NANJING — In late February, Italian architect Stefano Boeri unveiled plans for the construction of a “vertical forest” in Nanjing, China. The design for the vertical forests in China have the potential to contribute to the creation of a microclimate, absorb carbon dioxide and dust particles and produce humidity and oxygen. Overall, the design will help in China’s fight against air pollution.
Boeri’s website describes the project as one “for metropolitan reforestation contributing to the regeneration of the environment and urban biodiversity without the implication of expanding the city upon the territory.” The design aims to combat pollution and the lack of oxygen within urban borders.
The project is being called the “Nanjing Green Towers” and will stand over the city with more than 1,100 trees and 2,500 other plants. The buildings will reportedly host apartments, office space, a hotel, a museum and even a school for green architecture.
Nanjing is an area of China with a strong future for modernization and the development of the Yangtze River economic area. The potential for an increase in industrialization incentivized the decision to move forward with the project.
Historically, China has struggled to find a balance between its population of millions of people who look to industrialization to lift them from poverty and the effect of industry on air quality and the environment. The World Health Organization states that more than 80 percent of people living in urban areas are at risk of being exposed to high quantities of air pollution. Air pollution leads to the premature deaths of more than three million people every year and takes an especially heavy toll on those living in poverty.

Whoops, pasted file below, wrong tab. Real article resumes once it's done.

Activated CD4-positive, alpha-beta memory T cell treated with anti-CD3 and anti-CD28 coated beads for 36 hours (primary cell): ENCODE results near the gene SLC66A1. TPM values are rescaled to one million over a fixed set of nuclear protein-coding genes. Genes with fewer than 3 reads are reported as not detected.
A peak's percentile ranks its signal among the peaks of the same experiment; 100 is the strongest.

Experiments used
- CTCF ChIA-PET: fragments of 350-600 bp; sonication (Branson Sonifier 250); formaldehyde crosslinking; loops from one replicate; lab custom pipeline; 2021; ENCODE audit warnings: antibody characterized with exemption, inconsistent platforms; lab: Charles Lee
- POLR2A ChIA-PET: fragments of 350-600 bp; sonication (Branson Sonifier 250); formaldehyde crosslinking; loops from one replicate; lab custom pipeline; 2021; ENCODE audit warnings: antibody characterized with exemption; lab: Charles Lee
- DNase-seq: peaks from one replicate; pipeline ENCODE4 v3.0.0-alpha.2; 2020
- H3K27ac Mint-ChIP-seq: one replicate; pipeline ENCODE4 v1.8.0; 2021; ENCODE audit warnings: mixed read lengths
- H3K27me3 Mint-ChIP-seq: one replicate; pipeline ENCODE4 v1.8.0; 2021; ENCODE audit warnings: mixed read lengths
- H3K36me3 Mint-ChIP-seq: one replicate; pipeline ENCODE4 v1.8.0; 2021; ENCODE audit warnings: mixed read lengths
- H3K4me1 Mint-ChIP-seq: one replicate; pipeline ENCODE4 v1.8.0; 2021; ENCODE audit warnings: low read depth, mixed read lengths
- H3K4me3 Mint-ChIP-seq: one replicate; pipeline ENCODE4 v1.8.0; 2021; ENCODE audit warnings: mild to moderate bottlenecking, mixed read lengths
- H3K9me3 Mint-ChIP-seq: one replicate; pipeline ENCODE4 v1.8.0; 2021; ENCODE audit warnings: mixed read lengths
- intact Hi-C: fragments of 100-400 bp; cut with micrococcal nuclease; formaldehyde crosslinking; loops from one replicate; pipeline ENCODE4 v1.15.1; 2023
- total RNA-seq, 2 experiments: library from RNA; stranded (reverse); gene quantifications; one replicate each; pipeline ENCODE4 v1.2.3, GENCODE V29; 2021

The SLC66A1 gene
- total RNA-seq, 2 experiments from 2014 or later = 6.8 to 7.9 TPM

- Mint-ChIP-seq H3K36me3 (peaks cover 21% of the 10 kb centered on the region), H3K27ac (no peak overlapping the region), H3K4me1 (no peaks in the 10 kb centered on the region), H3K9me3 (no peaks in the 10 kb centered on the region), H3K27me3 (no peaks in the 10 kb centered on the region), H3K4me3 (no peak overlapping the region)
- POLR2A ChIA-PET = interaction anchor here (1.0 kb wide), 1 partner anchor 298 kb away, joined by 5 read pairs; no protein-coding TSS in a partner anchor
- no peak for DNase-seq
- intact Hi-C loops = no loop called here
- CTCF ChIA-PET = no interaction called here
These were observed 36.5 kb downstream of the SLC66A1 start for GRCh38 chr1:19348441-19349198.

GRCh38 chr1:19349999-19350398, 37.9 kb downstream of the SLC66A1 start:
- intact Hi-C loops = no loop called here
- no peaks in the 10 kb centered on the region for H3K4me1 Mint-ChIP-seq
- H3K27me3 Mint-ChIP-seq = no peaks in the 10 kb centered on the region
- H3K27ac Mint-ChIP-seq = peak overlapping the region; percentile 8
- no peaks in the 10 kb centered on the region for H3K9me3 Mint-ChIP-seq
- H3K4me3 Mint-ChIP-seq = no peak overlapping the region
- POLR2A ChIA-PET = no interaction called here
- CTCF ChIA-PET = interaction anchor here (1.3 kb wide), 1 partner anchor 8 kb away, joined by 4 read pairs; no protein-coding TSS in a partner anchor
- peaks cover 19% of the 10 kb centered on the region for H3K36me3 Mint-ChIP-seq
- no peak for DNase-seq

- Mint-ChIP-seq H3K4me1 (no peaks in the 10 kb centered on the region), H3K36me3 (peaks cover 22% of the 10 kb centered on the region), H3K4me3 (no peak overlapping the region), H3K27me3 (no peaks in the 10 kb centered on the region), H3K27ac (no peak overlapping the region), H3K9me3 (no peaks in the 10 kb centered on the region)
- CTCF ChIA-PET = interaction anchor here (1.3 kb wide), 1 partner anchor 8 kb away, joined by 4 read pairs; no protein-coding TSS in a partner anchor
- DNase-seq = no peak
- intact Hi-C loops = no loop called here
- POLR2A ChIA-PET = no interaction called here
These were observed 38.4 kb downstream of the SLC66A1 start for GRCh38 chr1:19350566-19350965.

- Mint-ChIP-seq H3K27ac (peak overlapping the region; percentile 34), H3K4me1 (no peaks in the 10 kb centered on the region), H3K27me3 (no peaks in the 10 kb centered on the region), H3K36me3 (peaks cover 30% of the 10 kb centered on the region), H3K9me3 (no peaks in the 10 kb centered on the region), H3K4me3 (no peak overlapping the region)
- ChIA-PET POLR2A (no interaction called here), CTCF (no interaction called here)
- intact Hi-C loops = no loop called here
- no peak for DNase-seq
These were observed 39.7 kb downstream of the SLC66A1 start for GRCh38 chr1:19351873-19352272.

Overall, the vertical forests in China would allow for 25 tons of carbon dioxide absorption each year and may produce about 60 kilograms of oxygen per year. Boeri recognizes that the impact of one building may be small, but he hopes that the plan will inspire a future for green architecture in China.
Boeri, who studied architecture in Milan, has been working on this project for many years. A vertical forest exists in Milan consisting of two residential towers. The forests are home to 900 trees and more than 20,000 plants that are distributed according to potential sun exposure. Boeri has also led a similar project in Lausanne, Switzerland.
The buildings are just the foundation for a larger ecological project. Boeri hopes to create a blueprint for “forest cities” and to use these cities to provide sustainable options for the future of urban China.
The project in China is set to be finished in 2018. Boeri claims his project will make a difference because “the presence of such a large number of plants, trees and shrubs is contributing to the cleaning of the air, contributing to absorbing CO2 and producing oxygen. And what is so important is that this large presence of plants is an amazing contribution in terms of absorbing the dust produced by urban traffic.”
Vertical forests in China have the potential to inspire a future of green architecture and development in the country.
– Peyton Jacobsen